A Heartbreaking Defeat from a Winning Position

A Heartbreaking Defeat from a Winning Position

philidor_position
philidor_position
Apr 7, 2019, 10:20 AM |
14

April started with a heartbreak: a dire defeat from a completely winning position against an opponent who now can be said to ‘have my number’. In the first round of the monthly tournament at the Slow Chess League I got paired with the Chess.com user ‘madsenm’,  against whom I have a habit of making crude blunders: our previous two encounters were decided by ‘puzzle-rush-level’ mistakes, and I had a draw with White and a loss with Black. Although my opponent is slightly higher rated, our overall chess strength should not be too far apart, and I was expecting to level the score this game. I analysed my opponent’s games and prepared for the opening. The only distraction I would allow myself during the game was switching back and forth between my favourite classical radio stations, and I decided to make a conscious effort to use my opponent’s clock-time wisely. I was in the zone and ready to fight.

While studying madsenm’s openings (including the game we played before where I had the black pieces) I realized that they’re one of those players who strictly adhere to a ‘system’. I knew that they would very likely play d4, e3, Nf3, Bd3, Nd2, b3, Bb2 and Qc2 in one order or another, pretty much regardless of what Black does. It is indeed a very tricky setup, White builds pressure against the h pawn and Black should be careful about the threat of Bxf6 followed by Bxh7.

No offense intended to my opponent, but I find this type of rigid system-following unprincipled, and was looking forward to try to find a way of taking advantage of the inflexibility of the approach. I think I managed to do that, although to a very small extent, and was supposed to come out of the opening with a slight advantage, but then White blundered a Knight, and the 'necessity' to play Qc2 according to the system was remotely responsible for this. But I could not maintain the fighting spirit I had at the beginning and then came the heartbreak. Here’s the game with analysis:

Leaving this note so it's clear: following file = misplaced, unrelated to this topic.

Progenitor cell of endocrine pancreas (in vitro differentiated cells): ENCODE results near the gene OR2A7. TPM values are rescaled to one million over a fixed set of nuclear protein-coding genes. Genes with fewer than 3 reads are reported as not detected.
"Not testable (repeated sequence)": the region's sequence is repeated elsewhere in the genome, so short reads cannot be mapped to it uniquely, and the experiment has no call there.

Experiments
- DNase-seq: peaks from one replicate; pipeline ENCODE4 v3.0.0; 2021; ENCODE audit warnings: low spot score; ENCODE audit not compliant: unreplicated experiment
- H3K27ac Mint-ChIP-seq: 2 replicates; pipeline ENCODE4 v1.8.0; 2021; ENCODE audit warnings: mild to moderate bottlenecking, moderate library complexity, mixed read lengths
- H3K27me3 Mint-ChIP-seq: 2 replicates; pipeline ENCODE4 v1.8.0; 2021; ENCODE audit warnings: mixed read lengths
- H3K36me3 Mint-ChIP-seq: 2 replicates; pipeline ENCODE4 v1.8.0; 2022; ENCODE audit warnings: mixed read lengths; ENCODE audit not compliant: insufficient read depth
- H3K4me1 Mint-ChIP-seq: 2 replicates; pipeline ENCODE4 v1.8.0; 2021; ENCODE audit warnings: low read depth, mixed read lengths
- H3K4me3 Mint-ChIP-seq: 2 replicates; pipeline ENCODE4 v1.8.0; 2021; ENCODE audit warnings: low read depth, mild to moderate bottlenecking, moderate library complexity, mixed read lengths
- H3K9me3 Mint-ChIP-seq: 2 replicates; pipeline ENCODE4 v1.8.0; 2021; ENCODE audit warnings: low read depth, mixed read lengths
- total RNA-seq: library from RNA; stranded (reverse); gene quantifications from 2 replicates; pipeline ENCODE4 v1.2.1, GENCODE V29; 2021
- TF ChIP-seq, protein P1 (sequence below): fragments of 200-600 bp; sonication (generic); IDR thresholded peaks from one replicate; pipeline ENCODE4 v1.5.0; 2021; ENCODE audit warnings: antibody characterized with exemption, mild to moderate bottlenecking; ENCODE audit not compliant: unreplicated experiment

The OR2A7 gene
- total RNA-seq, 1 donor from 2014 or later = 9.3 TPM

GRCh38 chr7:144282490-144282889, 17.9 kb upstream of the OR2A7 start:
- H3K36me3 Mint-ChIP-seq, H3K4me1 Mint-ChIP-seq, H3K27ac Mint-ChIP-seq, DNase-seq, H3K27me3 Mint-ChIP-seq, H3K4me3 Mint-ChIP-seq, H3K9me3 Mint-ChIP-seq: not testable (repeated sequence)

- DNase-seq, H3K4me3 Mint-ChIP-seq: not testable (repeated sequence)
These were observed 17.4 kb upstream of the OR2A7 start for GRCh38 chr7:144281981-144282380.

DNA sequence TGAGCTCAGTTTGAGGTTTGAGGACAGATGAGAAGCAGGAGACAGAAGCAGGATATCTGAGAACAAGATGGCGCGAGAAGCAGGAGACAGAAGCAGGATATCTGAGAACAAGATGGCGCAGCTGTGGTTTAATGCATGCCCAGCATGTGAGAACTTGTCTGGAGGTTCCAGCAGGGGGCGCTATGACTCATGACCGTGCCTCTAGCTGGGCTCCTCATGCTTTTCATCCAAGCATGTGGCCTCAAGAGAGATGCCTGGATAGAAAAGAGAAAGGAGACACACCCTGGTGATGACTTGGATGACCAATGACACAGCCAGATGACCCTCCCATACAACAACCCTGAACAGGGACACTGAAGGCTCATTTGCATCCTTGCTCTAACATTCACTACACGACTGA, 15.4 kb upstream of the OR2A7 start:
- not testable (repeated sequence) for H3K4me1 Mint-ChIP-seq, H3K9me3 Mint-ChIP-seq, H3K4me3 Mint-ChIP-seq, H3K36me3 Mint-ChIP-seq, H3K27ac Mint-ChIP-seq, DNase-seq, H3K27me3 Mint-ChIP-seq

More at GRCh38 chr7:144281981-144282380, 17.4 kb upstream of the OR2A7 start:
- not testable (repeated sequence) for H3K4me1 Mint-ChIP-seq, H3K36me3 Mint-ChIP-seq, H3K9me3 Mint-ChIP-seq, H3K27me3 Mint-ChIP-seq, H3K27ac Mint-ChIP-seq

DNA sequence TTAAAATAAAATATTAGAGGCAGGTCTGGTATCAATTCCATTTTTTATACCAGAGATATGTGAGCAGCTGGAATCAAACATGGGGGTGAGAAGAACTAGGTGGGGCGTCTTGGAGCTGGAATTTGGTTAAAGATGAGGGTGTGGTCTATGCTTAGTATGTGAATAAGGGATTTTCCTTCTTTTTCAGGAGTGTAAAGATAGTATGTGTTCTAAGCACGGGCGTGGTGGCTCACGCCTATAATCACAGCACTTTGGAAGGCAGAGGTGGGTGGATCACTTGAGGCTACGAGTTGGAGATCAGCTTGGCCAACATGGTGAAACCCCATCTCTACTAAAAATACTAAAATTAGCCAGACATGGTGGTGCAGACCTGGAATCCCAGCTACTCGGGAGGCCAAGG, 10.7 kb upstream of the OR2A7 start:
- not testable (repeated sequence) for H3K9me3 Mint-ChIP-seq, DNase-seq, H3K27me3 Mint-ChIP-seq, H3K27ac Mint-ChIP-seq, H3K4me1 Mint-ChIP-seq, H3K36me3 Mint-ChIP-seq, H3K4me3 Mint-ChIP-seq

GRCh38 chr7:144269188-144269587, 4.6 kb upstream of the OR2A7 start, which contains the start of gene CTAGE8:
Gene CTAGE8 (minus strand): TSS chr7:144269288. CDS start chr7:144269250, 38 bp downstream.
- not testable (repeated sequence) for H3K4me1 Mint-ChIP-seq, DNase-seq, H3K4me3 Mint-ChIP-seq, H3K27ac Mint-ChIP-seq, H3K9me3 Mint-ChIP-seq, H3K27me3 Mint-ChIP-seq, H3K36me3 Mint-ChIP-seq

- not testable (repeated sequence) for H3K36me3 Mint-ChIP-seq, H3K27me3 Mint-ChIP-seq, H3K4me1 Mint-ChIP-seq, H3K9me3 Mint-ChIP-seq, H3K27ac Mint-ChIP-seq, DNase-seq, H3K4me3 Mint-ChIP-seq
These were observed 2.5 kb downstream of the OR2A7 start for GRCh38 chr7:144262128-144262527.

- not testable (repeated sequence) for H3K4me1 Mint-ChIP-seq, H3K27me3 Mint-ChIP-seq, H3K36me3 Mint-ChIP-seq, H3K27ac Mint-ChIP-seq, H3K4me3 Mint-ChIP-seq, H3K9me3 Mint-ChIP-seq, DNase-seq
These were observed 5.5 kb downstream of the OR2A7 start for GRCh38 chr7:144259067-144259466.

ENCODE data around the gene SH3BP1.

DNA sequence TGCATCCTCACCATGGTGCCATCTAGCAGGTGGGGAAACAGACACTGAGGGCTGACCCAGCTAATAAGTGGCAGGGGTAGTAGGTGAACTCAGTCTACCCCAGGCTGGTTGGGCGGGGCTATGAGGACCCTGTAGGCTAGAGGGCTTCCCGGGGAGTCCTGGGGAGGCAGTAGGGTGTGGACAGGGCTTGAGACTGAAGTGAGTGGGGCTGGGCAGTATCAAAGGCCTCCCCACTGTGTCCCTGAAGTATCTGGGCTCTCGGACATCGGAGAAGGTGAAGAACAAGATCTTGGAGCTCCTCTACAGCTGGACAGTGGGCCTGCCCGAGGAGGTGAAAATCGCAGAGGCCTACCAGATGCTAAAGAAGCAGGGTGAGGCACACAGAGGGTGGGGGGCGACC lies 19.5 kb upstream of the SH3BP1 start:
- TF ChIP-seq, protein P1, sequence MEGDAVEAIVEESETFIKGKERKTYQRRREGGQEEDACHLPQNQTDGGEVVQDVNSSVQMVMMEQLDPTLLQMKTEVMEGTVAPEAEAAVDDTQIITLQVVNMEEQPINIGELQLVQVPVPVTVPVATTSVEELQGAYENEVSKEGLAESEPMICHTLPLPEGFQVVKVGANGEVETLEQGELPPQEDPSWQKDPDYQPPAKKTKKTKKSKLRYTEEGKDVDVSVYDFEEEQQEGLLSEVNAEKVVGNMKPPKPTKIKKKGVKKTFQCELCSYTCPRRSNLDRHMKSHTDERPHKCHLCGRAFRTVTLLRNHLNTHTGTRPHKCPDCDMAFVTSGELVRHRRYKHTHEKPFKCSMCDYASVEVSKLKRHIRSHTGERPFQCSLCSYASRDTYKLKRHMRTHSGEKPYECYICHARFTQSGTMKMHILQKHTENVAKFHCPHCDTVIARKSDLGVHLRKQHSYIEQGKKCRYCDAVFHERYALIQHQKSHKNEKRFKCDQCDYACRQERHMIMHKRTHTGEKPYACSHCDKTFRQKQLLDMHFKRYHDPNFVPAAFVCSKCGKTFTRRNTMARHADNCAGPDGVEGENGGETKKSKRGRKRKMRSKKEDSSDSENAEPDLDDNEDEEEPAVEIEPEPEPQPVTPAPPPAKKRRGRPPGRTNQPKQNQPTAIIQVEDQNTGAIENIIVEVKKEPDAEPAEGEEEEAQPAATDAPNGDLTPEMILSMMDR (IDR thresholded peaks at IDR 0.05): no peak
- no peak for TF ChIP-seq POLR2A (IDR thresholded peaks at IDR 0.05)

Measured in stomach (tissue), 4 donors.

CAPS: 98.5 for White, 97.0 for Black / Lucas Chess rating estimate: 3071 for White, 1598 for Black (this is with Stockfish. With Komodo, White stays about the same but Black rises up to 2288). Surprisingly high, given that White blundered a piece and Black still managed to lose the game, but as I said to my opponent later, after losing the Knight they played the rest of the game almost like Carlsen!

Move of the game: 48.h6! The only winning move in a puzzle-like position.

Blunder of the game: Oh, too many choices! But I’ll pick 25…Rd8 even though objectively it’s not even a blunder, for the reasons explained in the game analysis.

Model master game: Magnus Carlsen vs. Gawain Jones in Tata Steel Chess 2018, where Carlsen blunders a piece but manages to win the game anyway. Check out the game and a brief analysis in this news report by Peter Doggers: https://www.chess.com/news/view/tata-turmoil-giri-beats-mamedyarov-carlsen-blunders-but-wins

Lessons to take away:

I’ll have to get very basic here: Checks, captures, attacks, threats. Repeat: checks, captures, attacks, threats. There is no excuse to ever stop considering your opponent’s replies, especially the forcing ones. Winning positions do not play themselves. You have to keep making decent moves. Abstract ideas are only abstractly useful. Sitting and waiting for your opponent to resign is a trap, it takes away your edge.

But also important is to not get disheartened even after your heart is broken. Shit happens, hearts break, life goes on. I’ll get the hang of it eventually.

Thanks to madsenm for the game, and good chess to y’all!